Multi-factor authentication (MFA) 

Also known as 2-step verification (2SV) or two factor authentication (2FA). It provides a way to confirm that you are really the person you are claiming to be when you log into a service. The service will ask you to provide a second step which only you can access. This could be a code that is sent to you via text message, using an authenticator app, by generating a code via a device (Physical Secure Key (PSK)/PINsentry) or by plugging in a token device that you physically have. 

To ensure safety it is ideal to have two aspects from the three below.  

  1. Something you know. Like a password or pin. It was not unusual until fairly recently for this to be the exclusive method of logging in. However it is quite obviously flawed as hackers can guess the password, find it on the post-it note in your top drawer….. or use a simple program to try to guess it. 
  1. Something you are. Biometrics. Fingerprint, face recognition. This is part of our daily life these days and luckily you carry this around with you at all times.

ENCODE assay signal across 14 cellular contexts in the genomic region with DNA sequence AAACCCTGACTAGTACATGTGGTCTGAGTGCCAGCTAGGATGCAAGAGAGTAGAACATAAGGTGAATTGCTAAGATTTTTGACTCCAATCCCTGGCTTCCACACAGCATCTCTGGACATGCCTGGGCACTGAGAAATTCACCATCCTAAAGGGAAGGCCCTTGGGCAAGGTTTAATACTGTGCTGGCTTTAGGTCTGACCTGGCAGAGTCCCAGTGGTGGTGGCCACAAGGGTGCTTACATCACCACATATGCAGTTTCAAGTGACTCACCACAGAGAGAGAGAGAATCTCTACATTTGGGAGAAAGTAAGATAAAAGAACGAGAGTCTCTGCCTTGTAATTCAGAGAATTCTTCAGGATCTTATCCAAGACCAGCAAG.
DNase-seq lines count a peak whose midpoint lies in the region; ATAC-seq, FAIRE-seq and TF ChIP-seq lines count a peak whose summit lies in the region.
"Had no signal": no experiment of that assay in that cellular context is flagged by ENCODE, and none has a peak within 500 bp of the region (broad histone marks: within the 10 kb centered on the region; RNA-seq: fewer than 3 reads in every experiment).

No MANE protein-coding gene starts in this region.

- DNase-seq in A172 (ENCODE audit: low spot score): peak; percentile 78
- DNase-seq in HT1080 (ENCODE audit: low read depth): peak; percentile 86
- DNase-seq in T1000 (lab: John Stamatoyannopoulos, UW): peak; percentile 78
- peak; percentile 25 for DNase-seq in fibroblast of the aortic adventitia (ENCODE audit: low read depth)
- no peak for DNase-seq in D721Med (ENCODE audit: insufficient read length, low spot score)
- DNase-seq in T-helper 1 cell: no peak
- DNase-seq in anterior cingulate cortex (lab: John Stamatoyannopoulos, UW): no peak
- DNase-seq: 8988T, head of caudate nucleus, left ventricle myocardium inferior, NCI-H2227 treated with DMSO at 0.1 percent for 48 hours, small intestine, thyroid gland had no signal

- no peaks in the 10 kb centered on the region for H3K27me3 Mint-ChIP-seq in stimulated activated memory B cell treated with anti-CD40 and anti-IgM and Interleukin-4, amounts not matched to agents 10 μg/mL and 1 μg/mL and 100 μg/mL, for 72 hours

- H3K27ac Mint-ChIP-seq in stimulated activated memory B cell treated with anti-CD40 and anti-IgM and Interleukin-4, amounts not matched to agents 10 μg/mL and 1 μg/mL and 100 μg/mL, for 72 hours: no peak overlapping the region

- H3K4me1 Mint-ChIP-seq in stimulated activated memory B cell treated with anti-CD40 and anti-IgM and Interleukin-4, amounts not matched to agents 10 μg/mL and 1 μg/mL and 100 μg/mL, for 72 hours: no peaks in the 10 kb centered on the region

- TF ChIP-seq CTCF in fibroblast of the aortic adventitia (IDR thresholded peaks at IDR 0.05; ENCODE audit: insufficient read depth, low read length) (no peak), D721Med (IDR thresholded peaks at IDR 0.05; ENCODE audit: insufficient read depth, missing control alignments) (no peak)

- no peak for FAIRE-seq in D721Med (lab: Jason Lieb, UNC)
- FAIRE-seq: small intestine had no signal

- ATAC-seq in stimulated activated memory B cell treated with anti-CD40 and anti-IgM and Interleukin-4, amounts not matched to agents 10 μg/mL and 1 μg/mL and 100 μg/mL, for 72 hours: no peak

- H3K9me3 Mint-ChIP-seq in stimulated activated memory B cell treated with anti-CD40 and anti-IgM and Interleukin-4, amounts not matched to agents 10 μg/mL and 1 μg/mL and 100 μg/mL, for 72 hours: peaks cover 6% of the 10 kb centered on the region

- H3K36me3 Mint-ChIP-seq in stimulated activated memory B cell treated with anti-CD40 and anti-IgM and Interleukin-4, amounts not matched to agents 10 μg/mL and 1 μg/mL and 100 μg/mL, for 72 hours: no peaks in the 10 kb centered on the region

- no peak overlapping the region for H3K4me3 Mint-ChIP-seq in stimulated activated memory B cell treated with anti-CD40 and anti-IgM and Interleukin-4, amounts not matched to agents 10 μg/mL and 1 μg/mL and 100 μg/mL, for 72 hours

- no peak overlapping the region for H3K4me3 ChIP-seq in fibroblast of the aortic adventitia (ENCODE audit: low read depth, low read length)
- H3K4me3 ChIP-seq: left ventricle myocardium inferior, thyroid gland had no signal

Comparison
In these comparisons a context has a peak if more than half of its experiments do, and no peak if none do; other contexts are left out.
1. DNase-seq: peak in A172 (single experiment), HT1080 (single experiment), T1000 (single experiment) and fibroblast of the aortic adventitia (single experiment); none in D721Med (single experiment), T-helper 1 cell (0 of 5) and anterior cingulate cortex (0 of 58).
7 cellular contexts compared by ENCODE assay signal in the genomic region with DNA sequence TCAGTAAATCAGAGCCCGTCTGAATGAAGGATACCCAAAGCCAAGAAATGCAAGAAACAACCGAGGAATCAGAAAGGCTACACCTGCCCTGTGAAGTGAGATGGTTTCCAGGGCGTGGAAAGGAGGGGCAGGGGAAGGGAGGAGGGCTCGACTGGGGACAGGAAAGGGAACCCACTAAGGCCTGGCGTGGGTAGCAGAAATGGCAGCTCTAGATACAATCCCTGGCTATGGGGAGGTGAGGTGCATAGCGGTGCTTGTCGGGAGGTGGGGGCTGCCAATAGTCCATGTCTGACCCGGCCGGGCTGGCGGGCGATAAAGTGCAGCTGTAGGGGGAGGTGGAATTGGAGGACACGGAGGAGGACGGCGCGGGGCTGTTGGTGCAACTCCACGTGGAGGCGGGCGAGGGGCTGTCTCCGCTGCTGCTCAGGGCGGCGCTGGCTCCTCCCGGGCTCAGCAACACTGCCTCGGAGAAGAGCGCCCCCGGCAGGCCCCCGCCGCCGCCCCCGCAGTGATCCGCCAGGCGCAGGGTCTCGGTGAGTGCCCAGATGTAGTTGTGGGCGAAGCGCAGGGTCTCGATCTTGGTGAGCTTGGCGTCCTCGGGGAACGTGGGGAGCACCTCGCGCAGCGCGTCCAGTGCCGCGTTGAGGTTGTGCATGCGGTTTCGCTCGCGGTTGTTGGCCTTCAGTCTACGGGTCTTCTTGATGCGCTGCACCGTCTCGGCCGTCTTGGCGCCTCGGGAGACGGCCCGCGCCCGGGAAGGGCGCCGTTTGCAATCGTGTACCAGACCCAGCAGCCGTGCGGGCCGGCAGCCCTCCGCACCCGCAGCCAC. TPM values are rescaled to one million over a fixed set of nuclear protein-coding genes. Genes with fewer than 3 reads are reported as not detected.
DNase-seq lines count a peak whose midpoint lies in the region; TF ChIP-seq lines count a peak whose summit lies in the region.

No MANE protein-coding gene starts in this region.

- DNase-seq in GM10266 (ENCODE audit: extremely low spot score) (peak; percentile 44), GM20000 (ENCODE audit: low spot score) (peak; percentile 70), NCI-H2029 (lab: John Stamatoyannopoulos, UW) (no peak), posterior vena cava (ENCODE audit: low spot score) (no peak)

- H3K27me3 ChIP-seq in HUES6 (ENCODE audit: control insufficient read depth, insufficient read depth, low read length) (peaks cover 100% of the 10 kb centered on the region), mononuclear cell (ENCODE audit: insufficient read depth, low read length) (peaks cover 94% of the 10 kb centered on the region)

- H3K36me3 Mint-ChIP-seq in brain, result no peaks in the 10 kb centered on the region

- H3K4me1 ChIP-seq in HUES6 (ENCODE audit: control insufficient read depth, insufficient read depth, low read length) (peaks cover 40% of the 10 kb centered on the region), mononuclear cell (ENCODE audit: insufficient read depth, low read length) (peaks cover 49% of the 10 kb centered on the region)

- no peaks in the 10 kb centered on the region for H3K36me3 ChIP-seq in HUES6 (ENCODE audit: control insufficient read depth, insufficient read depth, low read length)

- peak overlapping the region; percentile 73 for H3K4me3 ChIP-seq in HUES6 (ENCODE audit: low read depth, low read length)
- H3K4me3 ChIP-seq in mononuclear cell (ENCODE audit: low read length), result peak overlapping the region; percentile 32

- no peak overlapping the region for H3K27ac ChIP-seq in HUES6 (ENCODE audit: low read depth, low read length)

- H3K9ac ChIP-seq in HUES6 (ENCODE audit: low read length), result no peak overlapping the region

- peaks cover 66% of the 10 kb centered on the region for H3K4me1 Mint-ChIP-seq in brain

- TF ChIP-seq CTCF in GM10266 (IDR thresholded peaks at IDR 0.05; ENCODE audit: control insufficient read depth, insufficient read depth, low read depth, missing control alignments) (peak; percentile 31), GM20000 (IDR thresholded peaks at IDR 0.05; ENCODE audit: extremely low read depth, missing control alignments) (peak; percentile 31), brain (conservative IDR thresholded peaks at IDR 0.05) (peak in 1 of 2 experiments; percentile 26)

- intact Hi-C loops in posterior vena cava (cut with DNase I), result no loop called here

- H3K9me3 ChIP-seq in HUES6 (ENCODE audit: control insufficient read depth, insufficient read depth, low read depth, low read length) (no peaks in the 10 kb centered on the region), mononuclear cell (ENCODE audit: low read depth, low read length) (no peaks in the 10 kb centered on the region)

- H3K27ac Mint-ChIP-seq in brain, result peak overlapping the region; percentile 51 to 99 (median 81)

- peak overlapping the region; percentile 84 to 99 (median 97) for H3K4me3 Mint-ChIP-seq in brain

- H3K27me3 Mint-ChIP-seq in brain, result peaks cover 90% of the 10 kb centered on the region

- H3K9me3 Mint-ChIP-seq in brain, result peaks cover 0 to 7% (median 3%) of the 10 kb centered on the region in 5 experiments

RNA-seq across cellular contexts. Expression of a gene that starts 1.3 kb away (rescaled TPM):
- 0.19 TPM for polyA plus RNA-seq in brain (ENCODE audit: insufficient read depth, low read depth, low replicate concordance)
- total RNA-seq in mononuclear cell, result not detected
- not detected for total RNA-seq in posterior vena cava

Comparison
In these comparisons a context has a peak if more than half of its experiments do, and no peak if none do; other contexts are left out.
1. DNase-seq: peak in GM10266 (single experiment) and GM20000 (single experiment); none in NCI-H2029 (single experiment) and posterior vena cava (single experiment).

1. Something you have. Bank card with a bank card reader, rapidly replaced with an app on your phone. Authentication apps (for example Microsoft Authenticator) on your smart phone, used extensively and very secure. Text message (SMS), not the safest but a well applied method. 

Watch this video to understand this section in more detail. 

Some online services, like banks, will force you to use MFA but may be turned off by default. It is recommended to turn it on yourself whenever it is available, to give extra protection. Whilst it may take slightly longer to access things that have MFA, you are considerably safer. This easily offsets the costs both financial and in time if you are subject to a successful cyber-attack.  

The UK’s National Cyber Security Centre (NCSC) Cyber Aware website ( ) contains up-to-date links to instructions on how to set up MFA on popular online services such as Gmail, Facebook, Twitter, LinkedIn and Outlook.